The two founders are famously press shy and low key. Mr Acton, a native of Michigan, grew up in Florida. His mother ran a freight forwarding company and his adoptive father was a professional golfer.

He studied computer science at Stanford and joined Yahoo! as an engineer. He also worked in advertising in Yahoo!, which is where both he and Mr Koum's famous aversion to advertising was born.

Mr Koum had tweeted a quote from Fight Club - "has us chasing cars and clothes, working jobs we hate so we can buy shit we don't need" - to explain their strict no-ads stance on Whatsapp.

According to a Forbes article, Mr Acton also invested, and lost, millions in the dotcom boom and bust of the early Noughties.

Another tidbit to be gleaned about his personal life is in one passing reference from an interview with Wired magazine that he is "essentially married with a kid...I send the 'I love you's in text. She's sending me photos of our baby".

His twitter account, @brianacton, was started in 2009. He has all of 72 tweets. One of his earliest tweets bemoans his lack of understanding of the platform: "Still don't 'get' Twitter. Isn't it just the same as Facebook/IM status update?" Given his paucity of tweets, it seems he still has yet to get the hang of it although one tweet does reveal his music preferences: "Concert tonight with Willy Nelson and Bob Dylan. Woot!"

The accounts he follows on Twitter all seem to be related to the Silicon Valley community, from programmers to software companies.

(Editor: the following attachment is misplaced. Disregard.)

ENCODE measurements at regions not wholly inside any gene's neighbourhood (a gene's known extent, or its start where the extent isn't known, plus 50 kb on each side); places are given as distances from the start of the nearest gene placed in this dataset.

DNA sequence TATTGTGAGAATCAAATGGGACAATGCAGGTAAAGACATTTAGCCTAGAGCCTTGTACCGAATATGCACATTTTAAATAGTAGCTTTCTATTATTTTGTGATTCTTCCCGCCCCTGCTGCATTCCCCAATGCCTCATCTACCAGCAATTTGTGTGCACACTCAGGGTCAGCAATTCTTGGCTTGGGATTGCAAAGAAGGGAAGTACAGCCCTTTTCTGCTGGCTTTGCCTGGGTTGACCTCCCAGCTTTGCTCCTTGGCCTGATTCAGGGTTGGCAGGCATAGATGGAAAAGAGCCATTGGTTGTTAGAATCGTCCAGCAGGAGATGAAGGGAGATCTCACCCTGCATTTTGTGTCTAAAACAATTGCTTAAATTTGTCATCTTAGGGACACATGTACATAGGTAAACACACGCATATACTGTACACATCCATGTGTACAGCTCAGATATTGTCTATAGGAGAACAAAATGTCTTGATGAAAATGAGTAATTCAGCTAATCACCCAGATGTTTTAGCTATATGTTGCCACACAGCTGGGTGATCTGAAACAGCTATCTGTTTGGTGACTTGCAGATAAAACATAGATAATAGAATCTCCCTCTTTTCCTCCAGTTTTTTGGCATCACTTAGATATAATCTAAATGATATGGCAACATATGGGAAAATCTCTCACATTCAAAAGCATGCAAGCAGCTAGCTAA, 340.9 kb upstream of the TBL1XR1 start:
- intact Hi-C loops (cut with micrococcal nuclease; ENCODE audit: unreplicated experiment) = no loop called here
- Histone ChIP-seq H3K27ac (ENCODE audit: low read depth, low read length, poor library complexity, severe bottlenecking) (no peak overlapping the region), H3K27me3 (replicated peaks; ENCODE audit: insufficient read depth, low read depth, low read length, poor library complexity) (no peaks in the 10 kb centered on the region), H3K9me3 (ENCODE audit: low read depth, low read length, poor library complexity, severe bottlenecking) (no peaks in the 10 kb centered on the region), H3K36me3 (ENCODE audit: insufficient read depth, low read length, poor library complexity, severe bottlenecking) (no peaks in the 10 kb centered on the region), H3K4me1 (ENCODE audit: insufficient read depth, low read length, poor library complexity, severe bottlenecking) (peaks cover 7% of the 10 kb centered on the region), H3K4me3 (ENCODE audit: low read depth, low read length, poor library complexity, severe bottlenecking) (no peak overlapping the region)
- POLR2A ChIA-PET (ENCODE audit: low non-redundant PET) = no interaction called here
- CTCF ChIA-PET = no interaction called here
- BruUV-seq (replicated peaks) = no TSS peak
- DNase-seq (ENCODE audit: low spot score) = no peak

Related stories:

10 things you should know about WhatsApp

From who started it and exactly how many people use it to why its creators don't use advertising.

Why Mark Zuckerberg bought Whatsapp and what he plans to do with it

Zuckerberg makes it clear that "WhatsApp will continue to operate independently within Facebook." and that Facebook aims to help the app "grow and connect the whole world."

Facebook-WhatsApp deal one of biggest ever in tech

Facebook's purchase of messaging service WhatsApp for up to US$19 billion (S$23.9 billion) in cash and stock is one of the largest acquisitions ever in the technology sector.

WhatsApp: A booming smartphone message service

In just five years, WhatsApp grew into a smartphone messaging service used by nearly a half-billion people.

Ukrainian roots shine through at WhatsApp

WhatsApp grew up in Silicon Valley, but its founder's background in Eastern Europe gave it its DNA.

Facebook-WhatsApp deal: User privacy remains chief concern

While an inspiring story for entrepreneurs, the jaw-dropping deal has also struck fear in the hearts of many users

 WhatsApp founder Jan Koum blogs about the sale to Facebook

 The sale of WhatsApp to Facebook has made its founders Jan Koum and Brian Acton very rich. But having fended off big money for years and stuck  to their "no advertising" guns, will the sale change the little app that could?

WhatsApp is big but other text messaging apps rule in Asia

WhatsApp is not the only text messaging app around. There are Asian rivals with growing user bases and quirky services. We look at some of WhatsApp's biggest competitors in Asia.

Facebook-WhatsApp deal: The biggest acquisitions involving tech start-ups in recent years

We look at some of the biggest acquisitions involving tech start-ups in recent years, including Google buying YouTube and Yahoo buying Tumblr.